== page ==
Pentecost with its wind, tongues of fire, and forgiveness of sins comes across as personal and isolated. The Psalm carries the message into the whole cosmos. That Pentecost has a cosmic dimension is the theme for these Personal Notes.
Since I already translated
The Greek for verse one, when the time for Pentecost was fulfilled, means at the end of the day, rather than at the end of fifty days. That meaning for the translation may explain why depictions of the division of tongues of fire appear in the evening.
As an individual day Pentecost, itself, is a cosmic event, one rotation of the globe. Noise coming from the sky or heaven in verse 2 also depicts a cosmic event. The Greek for in the house connotes a place where rather than a confined space in which. The noise was not confined simply to the house; the house, however, was the place where the cosmic noise was heard.
Verse 5 and following has cosmic relevance. First, only Jews witness the disciples
speaking each in his native language
(verse 8). The Gospel must first be
preached to the Jews. However, these
Jews are a special group, from a plethora of at least fifteen places in the
known world. Travelers from Rome, carries the Greek sense of visitors, people living in
Verse 6, they were confused, is, itself confusing. From the Greek, the sense is bewildered. Not knowing what to make of it is clearer. When contemporaries try to wrap their minds around cosmic reality, confusion resounds. The 104th psalmist helps clarify the relationship between God and cosmic reality.
Psalm 104:1, 24, 29-30, 31, 34
The Lectionary uses this Psalm as follows.
Lectionary Verses used
21C 135-136 1b-2, 3-4, 24-25, 27-28, 29-30 (1) Baptism Cycle C
41A 318-319 1-2, 5-6, 10, 12, 13-14, 24,
35 (30) Easter Cycle A
62ABC 475 1-2, 24,
35, 27-28, 29, 30
(cf. 30) Pentecost Vigil
63A 480 1, 24, 29-30
31, 34 (1) Today
The readings for the Psalm are also available in these Personal Notes for the The Baptism of the Lord, January 11, 2003. As previously written, this is one of the royal Psalms, echoing salvation history. In secular society, royalty of the people means human rights, including a right to privacy and a right to equal pay for equal work or non-discrimination. Rights of the people are compatible with the fear of the Lord.
The idea that God is robed in light has special meaning for Poor Clares, who themselves are robes of light for the societies in which they live and pray.
Within the context of this royal psalm, verse 24, manifold are your works, O LORD! has a cosmic dimension. This psalm ties Pentecost with the cosmos itself. The activity of God is not limited to individual Faithful or the Chosen People. Rather, the activity of God is cosmic in nature. 1 Corinthians is about completely enveloping the human race in the loving embrace of God.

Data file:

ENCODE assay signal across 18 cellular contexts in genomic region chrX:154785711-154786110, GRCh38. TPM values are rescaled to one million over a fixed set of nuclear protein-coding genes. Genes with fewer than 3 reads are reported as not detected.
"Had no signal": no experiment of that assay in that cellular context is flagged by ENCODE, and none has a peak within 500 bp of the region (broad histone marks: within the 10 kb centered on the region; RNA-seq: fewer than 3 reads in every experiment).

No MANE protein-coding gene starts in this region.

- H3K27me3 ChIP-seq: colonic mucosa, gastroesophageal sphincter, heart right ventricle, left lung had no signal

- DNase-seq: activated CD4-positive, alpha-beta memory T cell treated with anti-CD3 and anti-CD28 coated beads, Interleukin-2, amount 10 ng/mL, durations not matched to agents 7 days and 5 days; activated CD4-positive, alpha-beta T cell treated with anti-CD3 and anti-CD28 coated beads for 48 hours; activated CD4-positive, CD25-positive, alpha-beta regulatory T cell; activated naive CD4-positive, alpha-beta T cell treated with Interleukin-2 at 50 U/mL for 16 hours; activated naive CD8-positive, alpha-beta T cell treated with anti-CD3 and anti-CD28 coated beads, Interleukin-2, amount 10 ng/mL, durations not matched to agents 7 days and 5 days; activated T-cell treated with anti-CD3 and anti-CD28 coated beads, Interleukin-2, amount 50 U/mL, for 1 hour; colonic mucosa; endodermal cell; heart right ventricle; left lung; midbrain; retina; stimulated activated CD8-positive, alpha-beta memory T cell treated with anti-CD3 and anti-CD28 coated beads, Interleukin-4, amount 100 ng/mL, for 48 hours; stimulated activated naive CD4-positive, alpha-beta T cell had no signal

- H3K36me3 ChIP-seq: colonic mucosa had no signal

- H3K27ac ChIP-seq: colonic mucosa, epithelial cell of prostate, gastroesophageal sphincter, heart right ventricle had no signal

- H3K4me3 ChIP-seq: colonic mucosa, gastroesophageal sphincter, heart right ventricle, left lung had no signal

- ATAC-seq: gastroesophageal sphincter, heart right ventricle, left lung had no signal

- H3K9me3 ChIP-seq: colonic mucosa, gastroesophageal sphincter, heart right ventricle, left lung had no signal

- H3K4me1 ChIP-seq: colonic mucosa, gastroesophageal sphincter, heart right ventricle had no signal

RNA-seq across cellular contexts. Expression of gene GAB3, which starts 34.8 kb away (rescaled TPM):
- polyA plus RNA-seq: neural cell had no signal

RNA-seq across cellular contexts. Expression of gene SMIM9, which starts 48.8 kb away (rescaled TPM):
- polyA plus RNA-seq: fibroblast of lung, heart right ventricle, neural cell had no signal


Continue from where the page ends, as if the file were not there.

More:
1 Corinthians 12:3b-7, 12-13
This reading is about the Mystical Body of Christ. For many of the Faithful, what this means is a difficulty not found in these Notes. The Faithful do live the life of Christ. This life of grace is sufficiently evident for the Faithful to enjoy. The Spirit blows where it will and in this sense, the diversity within the Catholic Church can thrill rather than distract the Faithful. The full view of what God is doing looking out onto the cosmos is similar to looking into the Church. Both directions can astound the Faithful. Most of all the Faithful can remain astounded at grace within their own souls.
Pastoral Care of the Sick uses 1 Corinthians 12:12-22, 24b-27 for New Testament Readings during the Easter Season. In this spirit, the Faithful are free to pray for a variety of daily special intentions, with no doubt that God hears their prayers.
The Lectionary uses this passage from the Book of Glory (13:1—) more than any other Gospel text: The Second Sunday of Easter 41ABC and Pentecost 63ABC.
Verse 1, that first
day of the week, is evidence of Aramaic rather than Greek influence.
Aramaic would have been the tongue of
The theme of these Personal Notes is the cosmic relationship between the Feast of Pentecost and the cosmos. Acts tells of the sound coming from heaven above. Psalm 104 is about God, the ruler of the universe, not only planet earth. 1 Corinthians extends Christianity from the Chosen People to all people. The Gospel, when taken within the context of the general violence found within the cosmos, does have a cosmic dimension by granting peace to the Faithful.
For more on sources, besides the footnotes, see the Appendix file.
 Carroll Stuhlmueller, C.P., The Spirituality of the Psalms (Collegeville, Minnesota: The Liturgical Press, 2002) ISBN 0-8146-2599 180.
 International Commission on English in the Liturgy: A Joint Commission of Catholic Bishops’ Conferences, The Roman Ritual: Revised by Decree of the Second Vatican Ecumenical Council and Published by Authority of Pope Paul VI: Pastoral Care of the Sick: Rites of Anointing and Viaticum: Approved for Use in the Dioceses of the United States of America by the National Conference of Catholic Bishops and Confirmed by the Apostolic See (New York: Catholic Book Publishing Co., 1983) 269.